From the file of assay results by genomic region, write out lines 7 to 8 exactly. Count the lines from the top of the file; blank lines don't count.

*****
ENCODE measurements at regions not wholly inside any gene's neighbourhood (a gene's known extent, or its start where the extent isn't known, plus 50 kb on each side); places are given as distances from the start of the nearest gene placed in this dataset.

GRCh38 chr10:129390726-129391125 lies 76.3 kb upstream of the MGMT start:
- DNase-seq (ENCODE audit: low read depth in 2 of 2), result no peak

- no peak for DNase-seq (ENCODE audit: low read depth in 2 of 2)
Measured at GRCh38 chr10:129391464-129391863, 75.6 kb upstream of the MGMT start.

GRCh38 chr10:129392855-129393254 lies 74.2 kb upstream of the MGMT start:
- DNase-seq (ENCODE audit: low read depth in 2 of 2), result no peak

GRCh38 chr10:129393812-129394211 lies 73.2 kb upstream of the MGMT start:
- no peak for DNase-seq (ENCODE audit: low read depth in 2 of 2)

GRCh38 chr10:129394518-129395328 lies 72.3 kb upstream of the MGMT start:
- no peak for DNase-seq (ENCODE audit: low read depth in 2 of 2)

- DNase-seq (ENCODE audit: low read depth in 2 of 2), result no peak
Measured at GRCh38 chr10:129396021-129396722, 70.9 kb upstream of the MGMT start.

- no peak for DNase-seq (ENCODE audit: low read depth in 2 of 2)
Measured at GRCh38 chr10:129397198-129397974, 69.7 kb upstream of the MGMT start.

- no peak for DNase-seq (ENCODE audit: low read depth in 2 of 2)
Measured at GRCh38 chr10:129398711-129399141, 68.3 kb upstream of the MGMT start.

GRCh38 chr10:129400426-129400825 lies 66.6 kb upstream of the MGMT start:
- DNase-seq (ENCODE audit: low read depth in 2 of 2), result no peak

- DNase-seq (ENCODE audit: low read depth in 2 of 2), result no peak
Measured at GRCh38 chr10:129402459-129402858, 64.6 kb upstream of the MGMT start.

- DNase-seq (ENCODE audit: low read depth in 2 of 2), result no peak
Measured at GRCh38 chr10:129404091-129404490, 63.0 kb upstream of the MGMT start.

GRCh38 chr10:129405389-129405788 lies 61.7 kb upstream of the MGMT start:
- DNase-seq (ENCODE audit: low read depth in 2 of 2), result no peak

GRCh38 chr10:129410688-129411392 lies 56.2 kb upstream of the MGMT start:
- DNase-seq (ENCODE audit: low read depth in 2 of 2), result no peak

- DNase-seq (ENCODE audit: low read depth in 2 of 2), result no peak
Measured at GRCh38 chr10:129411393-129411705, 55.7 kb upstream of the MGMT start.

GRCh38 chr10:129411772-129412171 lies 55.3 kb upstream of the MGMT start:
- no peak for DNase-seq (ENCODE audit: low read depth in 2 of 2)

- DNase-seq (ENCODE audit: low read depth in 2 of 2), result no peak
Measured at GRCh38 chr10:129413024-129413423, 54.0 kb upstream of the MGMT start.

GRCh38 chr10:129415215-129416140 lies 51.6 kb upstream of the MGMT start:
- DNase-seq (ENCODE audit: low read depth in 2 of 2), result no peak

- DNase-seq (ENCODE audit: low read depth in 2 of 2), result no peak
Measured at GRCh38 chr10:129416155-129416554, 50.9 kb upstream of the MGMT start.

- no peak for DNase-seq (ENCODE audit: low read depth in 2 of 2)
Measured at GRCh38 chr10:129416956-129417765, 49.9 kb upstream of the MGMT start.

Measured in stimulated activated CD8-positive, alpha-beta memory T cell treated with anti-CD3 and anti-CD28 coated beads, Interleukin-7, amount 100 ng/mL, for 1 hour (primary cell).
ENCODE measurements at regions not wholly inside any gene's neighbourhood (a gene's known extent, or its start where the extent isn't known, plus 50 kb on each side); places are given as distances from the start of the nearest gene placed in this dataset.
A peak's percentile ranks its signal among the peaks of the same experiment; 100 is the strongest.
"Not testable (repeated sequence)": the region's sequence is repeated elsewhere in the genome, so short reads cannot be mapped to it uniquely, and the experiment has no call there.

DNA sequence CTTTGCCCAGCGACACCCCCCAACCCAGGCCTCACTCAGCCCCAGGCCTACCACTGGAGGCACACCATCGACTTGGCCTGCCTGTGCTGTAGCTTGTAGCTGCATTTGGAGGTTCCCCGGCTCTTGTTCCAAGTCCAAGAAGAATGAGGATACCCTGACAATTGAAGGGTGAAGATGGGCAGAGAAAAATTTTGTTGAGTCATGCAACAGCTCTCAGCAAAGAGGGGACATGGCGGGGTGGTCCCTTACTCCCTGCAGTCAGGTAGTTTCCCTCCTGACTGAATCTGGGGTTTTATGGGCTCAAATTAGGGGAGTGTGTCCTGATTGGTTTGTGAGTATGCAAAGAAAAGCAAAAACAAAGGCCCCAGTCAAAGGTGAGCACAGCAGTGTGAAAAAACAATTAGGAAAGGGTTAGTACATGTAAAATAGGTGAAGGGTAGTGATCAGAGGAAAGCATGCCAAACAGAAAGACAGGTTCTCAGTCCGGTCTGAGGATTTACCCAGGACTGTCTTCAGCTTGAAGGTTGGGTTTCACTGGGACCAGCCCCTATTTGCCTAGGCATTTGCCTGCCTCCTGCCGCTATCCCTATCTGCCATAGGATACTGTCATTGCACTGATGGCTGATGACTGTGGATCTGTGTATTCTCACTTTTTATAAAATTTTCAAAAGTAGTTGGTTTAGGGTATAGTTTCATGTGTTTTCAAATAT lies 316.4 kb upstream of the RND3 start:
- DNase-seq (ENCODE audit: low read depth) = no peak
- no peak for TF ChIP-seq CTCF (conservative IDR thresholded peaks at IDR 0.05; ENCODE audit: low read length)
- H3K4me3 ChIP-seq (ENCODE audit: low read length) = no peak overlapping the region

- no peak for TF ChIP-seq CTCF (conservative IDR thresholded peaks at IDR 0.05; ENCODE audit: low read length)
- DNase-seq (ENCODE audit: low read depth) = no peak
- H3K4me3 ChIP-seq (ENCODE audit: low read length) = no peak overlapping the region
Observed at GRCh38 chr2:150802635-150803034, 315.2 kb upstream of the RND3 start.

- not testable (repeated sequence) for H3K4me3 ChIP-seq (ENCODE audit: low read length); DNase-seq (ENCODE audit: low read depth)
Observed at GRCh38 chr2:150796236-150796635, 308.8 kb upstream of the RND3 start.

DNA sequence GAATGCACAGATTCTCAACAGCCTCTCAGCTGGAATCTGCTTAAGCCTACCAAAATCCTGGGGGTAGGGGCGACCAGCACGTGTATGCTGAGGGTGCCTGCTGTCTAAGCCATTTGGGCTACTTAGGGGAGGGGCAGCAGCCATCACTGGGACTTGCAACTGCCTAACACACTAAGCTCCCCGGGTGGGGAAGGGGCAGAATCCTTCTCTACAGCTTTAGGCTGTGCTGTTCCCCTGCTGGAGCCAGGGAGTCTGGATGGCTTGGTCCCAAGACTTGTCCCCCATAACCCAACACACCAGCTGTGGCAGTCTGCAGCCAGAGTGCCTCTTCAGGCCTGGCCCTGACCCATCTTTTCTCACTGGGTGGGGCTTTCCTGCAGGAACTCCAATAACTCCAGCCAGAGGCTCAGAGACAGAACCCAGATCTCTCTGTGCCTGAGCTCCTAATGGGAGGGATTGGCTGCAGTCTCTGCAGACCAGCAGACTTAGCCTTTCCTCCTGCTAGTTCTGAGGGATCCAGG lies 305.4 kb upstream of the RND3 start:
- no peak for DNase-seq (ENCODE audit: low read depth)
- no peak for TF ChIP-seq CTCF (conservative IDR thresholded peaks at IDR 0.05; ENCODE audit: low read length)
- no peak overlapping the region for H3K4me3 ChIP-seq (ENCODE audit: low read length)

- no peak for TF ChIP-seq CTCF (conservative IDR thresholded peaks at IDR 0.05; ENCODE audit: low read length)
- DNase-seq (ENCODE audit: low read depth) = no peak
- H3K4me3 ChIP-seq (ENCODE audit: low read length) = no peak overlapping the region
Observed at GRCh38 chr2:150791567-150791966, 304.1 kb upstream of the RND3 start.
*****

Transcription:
- DNase-seq (ENCODE audit: low read depth in 2 of 2), result no peak

GRCh38 chr10:129393812-129394211 lies 73.2 kb upstream of the MGMT start: